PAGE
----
This morning I had a glorious start to the day. A sun bird, sporting resplendent crimson on its front, visited the little balcony garden I maintain. Along with two female companions, it was feeding from a few blooms of Clitoria alba. To confirm that I had identified it correctly (the details of the colouration were different from what the guide books showed), I called up an expert who discussed it for a while, and then asked – why did you not study biology?
In high school, unable to choose between biology and mathematics (if you opted for science, you had to study physics and chemistry, and choose between either biology or mathematics), I had taken all four subjects. In college I found I had to choose – was it going to be biology? Or mathematics? I chose the latter. The reason was simple – I had a most wonderful biology teacher in high school. He rarely taught out of the textbook. He held classes in the lab, instead of a boring, bare classroom. If he saw something interesting on his way to class, that became the starting point for the day’s discussion. A lesson on plant nutrition? It would start with ‘have you seen those bushes by the playground, near the fence? Did you notice that yellow stuff growing on them?’ We learned that was dodder. We learned about parasitism in plants. How wonderful to have tangible examples right in our surroundings, instead of depending on a picture in the book! Often the pictures have no scale, nor the size mentioned. For the longest time I used to think that a hydra was a few inches tall!
His class plans were tentative, and classes were driven by student responses, long before researchers in education started recommending it. Yet he managed to teach us all he had to according to the prescribed syllabus, and then some, without staying within the narrow confines of the textbook. Most of all, he was excited about biology. That excitement infected us all. Quite a few of us became his adoring students. Our families almost tired of us talking about ‘Bio Sir’. In the excited chatter at home in the evenings, somehow stories of what happened in the ‘Bio class’ were highlights.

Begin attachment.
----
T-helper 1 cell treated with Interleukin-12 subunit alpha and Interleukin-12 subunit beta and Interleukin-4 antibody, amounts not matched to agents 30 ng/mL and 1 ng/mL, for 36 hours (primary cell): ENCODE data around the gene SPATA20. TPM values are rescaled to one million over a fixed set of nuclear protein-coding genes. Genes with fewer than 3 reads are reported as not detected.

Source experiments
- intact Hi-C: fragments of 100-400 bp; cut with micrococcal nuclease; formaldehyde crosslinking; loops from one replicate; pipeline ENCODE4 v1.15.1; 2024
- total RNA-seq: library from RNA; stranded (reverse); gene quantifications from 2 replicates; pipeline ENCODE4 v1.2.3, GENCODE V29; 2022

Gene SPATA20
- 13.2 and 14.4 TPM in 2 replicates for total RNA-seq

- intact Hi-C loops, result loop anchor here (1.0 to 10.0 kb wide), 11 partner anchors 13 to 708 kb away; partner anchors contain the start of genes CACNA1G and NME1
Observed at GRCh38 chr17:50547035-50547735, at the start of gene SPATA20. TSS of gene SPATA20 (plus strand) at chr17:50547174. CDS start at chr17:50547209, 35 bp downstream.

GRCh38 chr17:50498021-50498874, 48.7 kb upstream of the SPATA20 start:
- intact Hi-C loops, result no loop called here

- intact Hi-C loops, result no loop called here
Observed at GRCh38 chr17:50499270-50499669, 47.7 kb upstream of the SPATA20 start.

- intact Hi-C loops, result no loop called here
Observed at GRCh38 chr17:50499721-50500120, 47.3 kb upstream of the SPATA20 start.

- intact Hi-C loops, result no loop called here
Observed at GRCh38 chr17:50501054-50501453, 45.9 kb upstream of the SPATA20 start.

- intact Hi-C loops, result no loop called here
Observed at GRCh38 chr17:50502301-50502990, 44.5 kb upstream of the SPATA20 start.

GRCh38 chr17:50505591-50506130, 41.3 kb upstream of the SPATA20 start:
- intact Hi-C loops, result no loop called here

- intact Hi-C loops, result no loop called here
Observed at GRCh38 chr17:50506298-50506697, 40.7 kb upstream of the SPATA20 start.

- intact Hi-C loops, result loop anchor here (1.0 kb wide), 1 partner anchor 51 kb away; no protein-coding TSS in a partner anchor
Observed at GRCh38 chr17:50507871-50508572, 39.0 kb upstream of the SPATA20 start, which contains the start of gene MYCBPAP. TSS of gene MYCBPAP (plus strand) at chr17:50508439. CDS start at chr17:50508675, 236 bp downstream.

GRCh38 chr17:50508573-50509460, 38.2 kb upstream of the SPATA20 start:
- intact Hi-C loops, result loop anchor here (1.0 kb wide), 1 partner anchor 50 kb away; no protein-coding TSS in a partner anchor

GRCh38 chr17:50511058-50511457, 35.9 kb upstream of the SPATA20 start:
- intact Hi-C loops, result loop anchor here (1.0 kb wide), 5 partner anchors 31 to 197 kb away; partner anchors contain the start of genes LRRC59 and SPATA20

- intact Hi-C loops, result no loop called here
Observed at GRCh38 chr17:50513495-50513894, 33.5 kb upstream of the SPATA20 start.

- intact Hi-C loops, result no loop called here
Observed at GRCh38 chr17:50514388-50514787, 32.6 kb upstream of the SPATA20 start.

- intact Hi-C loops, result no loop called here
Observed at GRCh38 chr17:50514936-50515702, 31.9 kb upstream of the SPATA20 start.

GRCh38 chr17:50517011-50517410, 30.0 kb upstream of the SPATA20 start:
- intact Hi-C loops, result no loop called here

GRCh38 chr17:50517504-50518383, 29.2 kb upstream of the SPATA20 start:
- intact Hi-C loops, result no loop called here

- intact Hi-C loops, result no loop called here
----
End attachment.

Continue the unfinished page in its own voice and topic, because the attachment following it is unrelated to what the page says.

So why did I leave biology? Having older siblings, I had an idea of how it was taught in college. It was not bad, but compared to my high school classes it was pretty ho hum. Dull. It totally put me off from studying biology further. This is what would have happened in high school – my interest in the natural world around me, sustained (and possibly kindled) by my mother would have died a natural death had it not been for this teacher.
It is too bad that I do not remember in detail the anecdotes from his classes. But perhaps that is not even necessary. Here I am, decades after the last formal instruction in the subject, and my interest in it is still alive. I work in education now, and am publishing my research which includes biology education. I still keep abreast of interesting developments in the field. I still continue to observe plants and animals as keenly as I did when I was a kid (when it comes naturally). I still have questions about my observations, which I take to experts. Some, it turns out, are answered in relatively recent publications in journals. And after having spent more years working in the physical sciences than all the years of formal biology instruction I received, I have often been mistaken for someone who comes from a biology background! Could there be a better tribute to a teacher?
So thank you, sir. You have no idea how effective your classes were – you not only taught high school biology, you made a lifelong biology learner of me (and no doubt many others). This tribute may have been more appropriate on Sep 5, but teachers like Mr. Indramani Singh are remembered far more often; indeed, any day can then be teacher’s day!
The author is on the faculty at the Homi Bhabha Centre for Science Education, Tata Institute of Fundamental Research, Mumbai. She can be reached at firstname.lastname@example.org.